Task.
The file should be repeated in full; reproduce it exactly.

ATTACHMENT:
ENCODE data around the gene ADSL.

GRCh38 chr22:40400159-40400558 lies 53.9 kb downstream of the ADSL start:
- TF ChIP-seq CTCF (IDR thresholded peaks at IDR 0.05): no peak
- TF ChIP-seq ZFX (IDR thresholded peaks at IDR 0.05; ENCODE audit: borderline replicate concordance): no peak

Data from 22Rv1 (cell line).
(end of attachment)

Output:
ENCODE data around the gene ADSL.

GRCh38 chr22:40400159-40400558 lies 53.9 kb downstream of the ADSL start:
- TF ChIP-seq CTCF (IDR thresholded peaks at IDR 0.05): no peak
- TF ChIP-seq ZFX (IDR thresholded peaks at IDR 0.05; ENCODE audit: borderline replicate concordance): no peak

Data from 22Rv1 (cell line).